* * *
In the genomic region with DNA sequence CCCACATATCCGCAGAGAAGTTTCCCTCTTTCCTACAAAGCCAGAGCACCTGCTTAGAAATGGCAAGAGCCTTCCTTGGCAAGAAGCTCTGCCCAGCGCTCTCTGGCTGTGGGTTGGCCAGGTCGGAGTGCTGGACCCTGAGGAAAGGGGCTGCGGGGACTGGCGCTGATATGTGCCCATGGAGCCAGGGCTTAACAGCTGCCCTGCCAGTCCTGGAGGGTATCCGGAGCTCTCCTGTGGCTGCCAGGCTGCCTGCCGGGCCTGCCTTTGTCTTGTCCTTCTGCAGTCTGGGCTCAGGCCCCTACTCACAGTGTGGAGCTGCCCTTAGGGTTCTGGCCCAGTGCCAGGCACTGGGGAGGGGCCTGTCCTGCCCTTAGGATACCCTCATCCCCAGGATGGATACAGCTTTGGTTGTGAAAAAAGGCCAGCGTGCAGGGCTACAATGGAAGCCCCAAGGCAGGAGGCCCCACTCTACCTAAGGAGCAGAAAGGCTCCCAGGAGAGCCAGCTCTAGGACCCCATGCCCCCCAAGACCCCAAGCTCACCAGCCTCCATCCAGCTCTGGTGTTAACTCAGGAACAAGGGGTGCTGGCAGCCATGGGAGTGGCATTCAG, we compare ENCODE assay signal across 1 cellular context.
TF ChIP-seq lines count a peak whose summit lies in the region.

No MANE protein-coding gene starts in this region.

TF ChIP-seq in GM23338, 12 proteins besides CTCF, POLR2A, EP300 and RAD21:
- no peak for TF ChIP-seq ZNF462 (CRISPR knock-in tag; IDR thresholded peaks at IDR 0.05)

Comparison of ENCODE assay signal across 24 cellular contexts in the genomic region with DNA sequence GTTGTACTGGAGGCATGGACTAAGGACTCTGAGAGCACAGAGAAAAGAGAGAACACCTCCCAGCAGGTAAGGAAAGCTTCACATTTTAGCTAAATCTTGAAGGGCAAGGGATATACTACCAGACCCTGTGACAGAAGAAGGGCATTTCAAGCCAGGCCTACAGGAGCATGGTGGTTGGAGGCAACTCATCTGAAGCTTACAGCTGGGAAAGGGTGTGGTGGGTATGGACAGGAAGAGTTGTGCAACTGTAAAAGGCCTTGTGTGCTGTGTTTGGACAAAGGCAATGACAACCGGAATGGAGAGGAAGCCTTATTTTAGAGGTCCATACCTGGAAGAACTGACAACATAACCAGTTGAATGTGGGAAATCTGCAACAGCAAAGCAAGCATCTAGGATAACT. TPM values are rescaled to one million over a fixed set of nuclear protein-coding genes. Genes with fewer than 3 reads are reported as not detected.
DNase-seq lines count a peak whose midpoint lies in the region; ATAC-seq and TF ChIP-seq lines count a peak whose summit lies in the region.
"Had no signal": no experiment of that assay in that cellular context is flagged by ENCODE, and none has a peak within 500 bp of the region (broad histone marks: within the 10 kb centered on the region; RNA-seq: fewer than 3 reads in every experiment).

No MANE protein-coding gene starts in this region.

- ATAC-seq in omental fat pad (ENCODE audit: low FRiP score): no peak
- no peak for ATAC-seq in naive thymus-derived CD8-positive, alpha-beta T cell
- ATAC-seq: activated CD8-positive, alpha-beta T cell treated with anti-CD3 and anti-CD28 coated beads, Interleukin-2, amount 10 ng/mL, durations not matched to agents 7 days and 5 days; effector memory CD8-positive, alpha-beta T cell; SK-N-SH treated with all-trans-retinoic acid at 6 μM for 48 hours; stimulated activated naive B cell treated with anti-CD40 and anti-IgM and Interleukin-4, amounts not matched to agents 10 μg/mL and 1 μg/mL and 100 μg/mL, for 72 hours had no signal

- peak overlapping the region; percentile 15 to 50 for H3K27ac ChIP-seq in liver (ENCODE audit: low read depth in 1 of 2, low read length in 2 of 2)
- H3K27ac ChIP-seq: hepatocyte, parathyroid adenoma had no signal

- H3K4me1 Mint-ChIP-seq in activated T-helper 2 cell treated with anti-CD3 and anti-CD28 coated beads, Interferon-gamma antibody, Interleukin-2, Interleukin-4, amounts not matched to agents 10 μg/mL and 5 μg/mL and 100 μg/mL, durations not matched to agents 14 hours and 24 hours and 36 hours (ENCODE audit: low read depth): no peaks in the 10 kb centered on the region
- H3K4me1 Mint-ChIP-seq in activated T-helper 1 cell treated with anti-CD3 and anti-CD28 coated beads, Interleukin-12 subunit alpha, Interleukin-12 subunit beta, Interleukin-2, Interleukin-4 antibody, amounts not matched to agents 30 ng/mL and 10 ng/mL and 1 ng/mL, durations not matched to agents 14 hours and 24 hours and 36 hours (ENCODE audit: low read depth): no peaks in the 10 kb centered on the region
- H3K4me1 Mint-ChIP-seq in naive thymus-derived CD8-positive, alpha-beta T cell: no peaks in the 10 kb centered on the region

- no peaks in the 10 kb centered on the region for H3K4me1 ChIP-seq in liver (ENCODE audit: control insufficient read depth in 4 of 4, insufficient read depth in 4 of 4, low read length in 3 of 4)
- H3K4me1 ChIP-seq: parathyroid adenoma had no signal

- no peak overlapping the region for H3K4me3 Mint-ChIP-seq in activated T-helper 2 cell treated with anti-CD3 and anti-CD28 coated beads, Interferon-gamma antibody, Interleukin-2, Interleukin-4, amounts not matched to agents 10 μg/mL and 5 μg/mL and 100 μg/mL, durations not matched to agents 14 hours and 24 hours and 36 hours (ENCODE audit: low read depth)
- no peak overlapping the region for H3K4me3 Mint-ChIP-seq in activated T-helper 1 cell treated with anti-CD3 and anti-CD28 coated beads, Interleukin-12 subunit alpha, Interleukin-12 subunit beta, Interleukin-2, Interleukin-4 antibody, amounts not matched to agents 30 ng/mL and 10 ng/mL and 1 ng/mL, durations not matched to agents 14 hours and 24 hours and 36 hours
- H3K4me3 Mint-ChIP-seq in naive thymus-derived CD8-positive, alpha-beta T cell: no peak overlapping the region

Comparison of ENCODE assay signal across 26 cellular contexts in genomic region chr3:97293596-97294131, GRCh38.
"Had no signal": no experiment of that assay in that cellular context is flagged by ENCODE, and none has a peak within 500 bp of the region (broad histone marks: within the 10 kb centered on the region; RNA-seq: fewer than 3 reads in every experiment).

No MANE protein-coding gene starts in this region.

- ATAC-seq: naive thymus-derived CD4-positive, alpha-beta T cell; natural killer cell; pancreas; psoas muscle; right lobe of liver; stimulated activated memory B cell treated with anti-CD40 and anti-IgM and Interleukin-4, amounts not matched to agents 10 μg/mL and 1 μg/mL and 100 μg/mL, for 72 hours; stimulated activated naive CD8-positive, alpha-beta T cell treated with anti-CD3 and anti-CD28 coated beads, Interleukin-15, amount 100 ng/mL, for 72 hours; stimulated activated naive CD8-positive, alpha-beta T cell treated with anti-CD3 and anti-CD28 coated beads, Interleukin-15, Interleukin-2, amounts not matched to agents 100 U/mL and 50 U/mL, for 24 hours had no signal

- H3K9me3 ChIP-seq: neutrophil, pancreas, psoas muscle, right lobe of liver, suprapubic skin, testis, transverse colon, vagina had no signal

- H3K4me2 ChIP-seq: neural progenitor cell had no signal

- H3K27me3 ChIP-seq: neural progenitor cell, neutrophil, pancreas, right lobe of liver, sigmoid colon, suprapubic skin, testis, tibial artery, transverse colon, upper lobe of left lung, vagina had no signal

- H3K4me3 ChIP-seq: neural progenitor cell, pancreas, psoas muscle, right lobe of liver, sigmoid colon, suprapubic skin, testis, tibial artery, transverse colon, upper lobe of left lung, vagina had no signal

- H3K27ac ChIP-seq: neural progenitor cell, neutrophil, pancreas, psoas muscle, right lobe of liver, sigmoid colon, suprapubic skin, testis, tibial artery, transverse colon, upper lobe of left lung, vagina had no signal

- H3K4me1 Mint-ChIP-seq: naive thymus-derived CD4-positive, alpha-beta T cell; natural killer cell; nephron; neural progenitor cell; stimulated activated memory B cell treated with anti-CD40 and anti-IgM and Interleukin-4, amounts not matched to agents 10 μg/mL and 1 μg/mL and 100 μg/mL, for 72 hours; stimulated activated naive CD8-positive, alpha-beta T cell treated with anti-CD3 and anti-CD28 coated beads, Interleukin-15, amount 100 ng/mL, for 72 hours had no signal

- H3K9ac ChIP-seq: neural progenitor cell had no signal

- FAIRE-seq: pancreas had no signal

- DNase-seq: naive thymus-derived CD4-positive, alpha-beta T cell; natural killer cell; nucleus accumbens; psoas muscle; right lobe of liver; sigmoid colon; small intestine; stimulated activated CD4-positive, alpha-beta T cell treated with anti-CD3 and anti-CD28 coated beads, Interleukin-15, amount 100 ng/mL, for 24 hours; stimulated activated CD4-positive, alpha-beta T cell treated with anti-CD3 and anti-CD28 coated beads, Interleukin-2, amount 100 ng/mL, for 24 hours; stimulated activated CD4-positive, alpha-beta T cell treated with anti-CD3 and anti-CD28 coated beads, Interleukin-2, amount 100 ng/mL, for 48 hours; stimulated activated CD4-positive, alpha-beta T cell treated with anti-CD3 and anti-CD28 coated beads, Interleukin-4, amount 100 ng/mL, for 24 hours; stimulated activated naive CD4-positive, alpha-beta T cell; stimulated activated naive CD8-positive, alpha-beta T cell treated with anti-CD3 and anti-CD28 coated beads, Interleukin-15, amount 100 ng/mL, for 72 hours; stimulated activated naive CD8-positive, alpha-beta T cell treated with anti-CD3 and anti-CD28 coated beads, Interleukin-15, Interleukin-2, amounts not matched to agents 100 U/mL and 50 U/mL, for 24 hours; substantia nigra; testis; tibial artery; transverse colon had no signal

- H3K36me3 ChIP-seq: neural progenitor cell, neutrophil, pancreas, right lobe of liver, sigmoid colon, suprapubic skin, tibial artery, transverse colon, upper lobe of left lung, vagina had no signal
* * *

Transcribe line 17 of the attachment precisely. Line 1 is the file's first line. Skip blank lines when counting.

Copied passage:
- H3K4me1 Mint-ChIP-seq in naive thymus-derived CD8-positive, alpha-beta T cell: no peaks in the 10 kb centered on the region